Virginia Tech’s recruiting presence is one guy

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In a way, Virginia Tech’s decision to fire head coach Seth Greenberg in April was a case of cutting off one’s nose to spite one’s face. The Hokies declined to fire Greenberg for his win-loss record in March, then dumped him a month and a half later because all of his assistants quit on him.

Whether you think that’s a valid reason to fire someone or not, there’s little doubt that the move took away the one coach the Hokies had left, the only guy who could have possibly gone out on the recruiting trail this spring. So what are the maroon and orange doing about this sorry state of affairs? Let the inimitable David Teel of the Newport News Daily Press give you the depressing (but oddly charming) rundown of the Hokie presence at this weekend’s Nike EYBL event:

Virginia Tech’s sole representative was John Janovsky, who wore his Hokies garb proudly.

Janovsky has never coached at the Division I level, but he appeared more than comfortable after his battlefield promotion in the wake of Seth Greenberg’s firing.

Prior to Greenberg’s exit, assistant coaches Rob Ehsan, James Johnson and John Richardson, plus operations director Jeff Wulbrun, resigned. That left Janovsky, a former assistant at Division II Indiana of Pennsylvania with myriad Division I contacts.

Janovsky spent this past season as Tech’s video coordinator. When Wulbrun left for an assistant’s job at Alabama-Birmingham, Greenberg promoted Janovsky to the operations gig.

With no coaches on staff to travel during this month’s evaluation window, Janovsky passed the required NCAA recruiting test and headed to last weekend’s EYBL session in Minneapolis, plus Washington-area high schools Paul VI and Sidwell Friends.

Maybe a video coordinator in head coach’s clothes is better than nothing. It’s hard to say.

Teel has also done a good job of keeping track of realistic (an important distinction) possible replacements for Greenberg, including Loyola’s Jimmy Patsos and Lehigh’s Brett Reed, both of whom led their teams to the NCAA tournament this season. Reed’s upset of Duke might make him a very popular candidate, indeed.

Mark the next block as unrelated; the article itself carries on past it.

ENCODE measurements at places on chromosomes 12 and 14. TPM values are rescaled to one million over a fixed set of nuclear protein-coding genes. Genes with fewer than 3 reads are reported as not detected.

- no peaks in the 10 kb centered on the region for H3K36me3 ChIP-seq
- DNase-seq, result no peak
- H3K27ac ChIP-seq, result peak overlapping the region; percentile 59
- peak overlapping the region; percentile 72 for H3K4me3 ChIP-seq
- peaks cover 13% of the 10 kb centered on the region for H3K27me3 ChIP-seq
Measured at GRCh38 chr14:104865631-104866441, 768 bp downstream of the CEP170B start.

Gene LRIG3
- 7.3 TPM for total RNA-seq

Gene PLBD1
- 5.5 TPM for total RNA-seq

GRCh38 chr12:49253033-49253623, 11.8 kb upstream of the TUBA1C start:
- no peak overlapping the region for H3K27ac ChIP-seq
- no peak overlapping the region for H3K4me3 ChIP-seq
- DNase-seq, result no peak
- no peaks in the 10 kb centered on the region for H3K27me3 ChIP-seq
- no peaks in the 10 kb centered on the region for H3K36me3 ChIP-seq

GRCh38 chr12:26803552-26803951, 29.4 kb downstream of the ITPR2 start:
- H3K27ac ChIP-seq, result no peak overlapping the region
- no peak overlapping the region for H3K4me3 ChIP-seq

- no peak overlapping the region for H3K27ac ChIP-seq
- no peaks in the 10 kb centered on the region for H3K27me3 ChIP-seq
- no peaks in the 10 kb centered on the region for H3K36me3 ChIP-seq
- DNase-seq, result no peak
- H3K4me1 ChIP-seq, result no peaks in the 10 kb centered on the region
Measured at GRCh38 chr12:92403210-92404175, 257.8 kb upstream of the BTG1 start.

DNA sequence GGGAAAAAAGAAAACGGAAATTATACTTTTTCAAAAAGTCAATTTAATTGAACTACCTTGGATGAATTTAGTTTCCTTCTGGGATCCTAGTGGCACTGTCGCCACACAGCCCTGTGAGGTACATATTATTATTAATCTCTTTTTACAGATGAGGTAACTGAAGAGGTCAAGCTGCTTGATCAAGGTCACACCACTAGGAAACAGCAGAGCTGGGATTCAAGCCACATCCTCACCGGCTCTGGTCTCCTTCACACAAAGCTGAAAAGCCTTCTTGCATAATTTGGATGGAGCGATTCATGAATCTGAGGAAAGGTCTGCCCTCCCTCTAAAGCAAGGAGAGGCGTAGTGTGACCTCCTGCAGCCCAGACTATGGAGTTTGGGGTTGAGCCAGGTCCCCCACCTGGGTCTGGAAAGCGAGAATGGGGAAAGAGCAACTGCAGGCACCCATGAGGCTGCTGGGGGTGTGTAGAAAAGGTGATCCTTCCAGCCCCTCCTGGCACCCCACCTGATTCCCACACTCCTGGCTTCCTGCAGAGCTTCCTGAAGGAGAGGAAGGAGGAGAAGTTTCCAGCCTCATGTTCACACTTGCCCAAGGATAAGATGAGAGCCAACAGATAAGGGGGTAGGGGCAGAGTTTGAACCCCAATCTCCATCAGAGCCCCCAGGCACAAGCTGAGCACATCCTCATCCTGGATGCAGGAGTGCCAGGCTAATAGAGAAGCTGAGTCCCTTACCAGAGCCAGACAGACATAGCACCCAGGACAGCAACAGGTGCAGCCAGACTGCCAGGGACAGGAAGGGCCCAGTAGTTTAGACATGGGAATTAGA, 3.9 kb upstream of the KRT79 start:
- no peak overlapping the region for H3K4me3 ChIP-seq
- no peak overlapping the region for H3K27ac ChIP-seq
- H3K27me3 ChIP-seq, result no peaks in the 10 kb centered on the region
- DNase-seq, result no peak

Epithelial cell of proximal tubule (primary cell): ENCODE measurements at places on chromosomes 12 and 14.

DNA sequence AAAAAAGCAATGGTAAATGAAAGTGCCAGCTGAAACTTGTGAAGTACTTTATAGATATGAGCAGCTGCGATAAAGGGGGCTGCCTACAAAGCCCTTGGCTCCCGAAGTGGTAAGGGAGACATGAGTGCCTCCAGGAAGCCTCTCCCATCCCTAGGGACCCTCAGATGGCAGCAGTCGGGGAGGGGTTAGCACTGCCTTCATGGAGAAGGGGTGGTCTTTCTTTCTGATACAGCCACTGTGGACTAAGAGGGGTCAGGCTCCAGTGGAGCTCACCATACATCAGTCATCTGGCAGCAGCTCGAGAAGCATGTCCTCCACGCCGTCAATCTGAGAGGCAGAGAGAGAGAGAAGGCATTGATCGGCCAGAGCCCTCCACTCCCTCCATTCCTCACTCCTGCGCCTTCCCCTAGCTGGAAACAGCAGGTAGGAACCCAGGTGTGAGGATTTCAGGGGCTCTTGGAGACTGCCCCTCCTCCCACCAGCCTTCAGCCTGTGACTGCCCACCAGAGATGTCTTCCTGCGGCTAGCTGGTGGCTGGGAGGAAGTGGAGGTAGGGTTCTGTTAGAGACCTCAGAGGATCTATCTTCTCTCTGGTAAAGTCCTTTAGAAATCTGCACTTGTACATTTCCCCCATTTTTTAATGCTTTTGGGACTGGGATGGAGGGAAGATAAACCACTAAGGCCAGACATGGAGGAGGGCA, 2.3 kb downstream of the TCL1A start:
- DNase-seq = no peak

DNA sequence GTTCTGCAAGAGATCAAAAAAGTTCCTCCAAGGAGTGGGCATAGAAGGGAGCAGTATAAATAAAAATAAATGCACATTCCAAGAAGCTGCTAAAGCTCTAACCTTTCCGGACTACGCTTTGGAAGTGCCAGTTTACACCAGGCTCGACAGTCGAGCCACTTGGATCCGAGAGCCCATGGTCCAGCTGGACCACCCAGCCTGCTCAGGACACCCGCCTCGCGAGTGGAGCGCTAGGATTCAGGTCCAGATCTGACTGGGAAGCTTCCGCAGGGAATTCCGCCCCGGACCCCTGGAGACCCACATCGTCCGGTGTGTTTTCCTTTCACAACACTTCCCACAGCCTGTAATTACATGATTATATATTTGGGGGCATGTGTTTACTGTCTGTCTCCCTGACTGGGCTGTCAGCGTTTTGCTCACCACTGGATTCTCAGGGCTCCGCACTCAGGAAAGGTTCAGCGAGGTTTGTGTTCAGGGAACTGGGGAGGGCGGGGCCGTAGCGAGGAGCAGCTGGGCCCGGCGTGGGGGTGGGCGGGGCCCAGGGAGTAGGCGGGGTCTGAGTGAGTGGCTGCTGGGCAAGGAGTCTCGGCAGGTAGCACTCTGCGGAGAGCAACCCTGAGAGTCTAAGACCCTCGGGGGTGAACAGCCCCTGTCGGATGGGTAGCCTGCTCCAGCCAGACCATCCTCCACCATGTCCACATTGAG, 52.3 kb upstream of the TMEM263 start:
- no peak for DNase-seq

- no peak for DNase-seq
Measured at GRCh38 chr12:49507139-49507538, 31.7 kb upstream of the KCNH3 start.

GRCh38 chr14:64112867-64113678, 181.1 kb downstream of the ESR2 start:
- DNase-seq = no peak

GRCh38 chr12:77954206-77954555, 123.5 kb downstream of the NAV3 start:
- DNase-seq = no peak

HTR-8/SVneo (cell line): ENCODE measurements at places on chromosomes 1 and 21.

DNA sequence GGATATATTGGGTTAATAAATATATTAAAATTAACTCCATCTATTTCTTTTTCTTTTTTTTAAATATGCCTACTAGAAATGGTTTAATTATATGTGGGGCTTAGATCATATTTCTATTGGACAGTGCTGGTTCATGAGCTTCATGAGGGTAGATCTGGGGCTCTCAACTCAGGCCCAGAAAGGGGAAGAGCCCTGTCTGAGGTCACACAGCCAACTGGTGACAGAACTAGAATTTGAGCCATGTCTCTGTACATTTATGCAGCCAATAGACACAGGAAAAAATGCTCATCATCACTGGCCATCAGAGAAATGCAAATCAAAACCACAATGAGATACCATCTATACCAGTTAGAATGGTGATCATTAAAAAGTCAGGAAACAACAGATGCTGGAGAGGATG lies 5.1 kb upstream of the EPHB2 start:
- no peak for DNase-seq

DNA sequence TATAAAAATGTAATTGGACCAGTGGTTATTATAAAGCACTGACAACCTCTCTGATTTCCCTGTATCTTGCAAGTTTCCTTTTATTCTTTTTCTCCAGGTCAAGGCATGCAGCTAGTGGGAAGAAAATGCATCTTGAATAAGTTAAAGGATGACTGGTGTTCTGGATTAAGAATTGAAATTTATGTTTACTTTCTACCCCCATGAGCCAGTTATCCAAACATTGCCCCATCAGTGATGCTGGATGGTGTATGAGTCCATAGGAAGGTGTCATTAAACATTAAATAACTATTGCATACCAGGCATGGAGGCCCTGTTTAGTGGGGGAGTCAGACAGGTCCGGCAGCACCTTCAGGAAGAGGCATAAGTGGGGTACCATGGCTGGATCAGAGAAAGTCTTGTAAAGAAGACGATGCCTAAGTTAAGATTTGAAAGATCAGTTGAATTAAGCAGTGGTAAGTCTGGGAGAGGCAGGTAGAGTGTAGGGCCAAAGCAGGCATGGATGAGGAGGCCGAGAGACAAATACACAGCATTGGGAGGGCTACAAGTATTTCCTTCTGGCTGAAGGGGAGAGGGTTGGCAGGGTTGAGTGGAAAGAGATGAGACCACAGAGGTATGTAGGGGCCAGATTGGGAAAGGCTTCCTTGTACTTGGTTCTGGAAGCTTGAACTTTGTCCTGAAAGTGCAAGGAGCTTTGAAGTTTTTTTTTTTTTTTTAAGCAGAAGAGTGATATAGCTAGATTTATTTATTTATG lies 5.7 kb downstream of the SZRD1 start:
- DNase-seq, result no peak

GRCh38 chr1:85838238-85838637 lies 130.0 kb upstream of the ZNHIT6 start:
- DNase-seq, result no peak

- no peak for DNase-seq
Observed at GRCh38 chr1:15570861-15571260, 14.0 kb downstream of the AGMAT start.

No. 11 Syracuse upsets No. 3 Michigan State to advance to Sweet Sixteen

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Syracuse continued its string of upsets in the 2018 NCAA tournament on Sunday afternoon as the No. 11 Orange knocked off No. 3 seed Michigan State, 55-53, to advance to the Sweet Sixteen in the Midwest Regional.

Winners of three straight games after knocking off Arizona State in the First Four, and TCU in the first round, Syracuse (23-13) pulled off another impressive victory in front of a very pro-Michigan State crowd in Detroit. Dictating the slow tempo with their 2-3 zone, Syracuse’s defense kept them in the game despite extreme foul trouble, cold perimeter shooting and issues on the defensive glass.

The Orange had to deal with guard Frank Howard (13 points) fouling out with over six minutes left in the game. Center Paschal Chukwu earned three fouls in the first half and had a tough time getting in a rhythm.

Tyus Battle led the Orange with 17 points while Oshae Brissett chipped in 15 points to lead the Syracuse offense. Despite making only one three-pointer and giving up 29 offensive rebounds to Michigan State, the Orange are moving on with another surprising win.

Michigan State (30-5) saw its season end in disappointing fashion as they shot only 25 percent (17-for-67) from the field and 21 percent (8-for-38) from three-point range. Point guard Cassius Winston led Michigan State with 15 points while All-American Miles Bridges struggled to a 4-for-19 shooting day to finish with 11 points.

Syracuse advances to the Sweet 16 in Omaha next week as they will meet No. 2 seed Duke on Friday night. The Orange and Blue Devils played each other in the ACC in February as Duke won a home game by double-digits in Marvin Bagley III’s return from injury.

The Orange will be heavy underdogs once again, but they’re already made an unlikely run to this point in the tournament.

VIDEO: Chennedy Carter caps Texas A&M comeback with filthy game-winner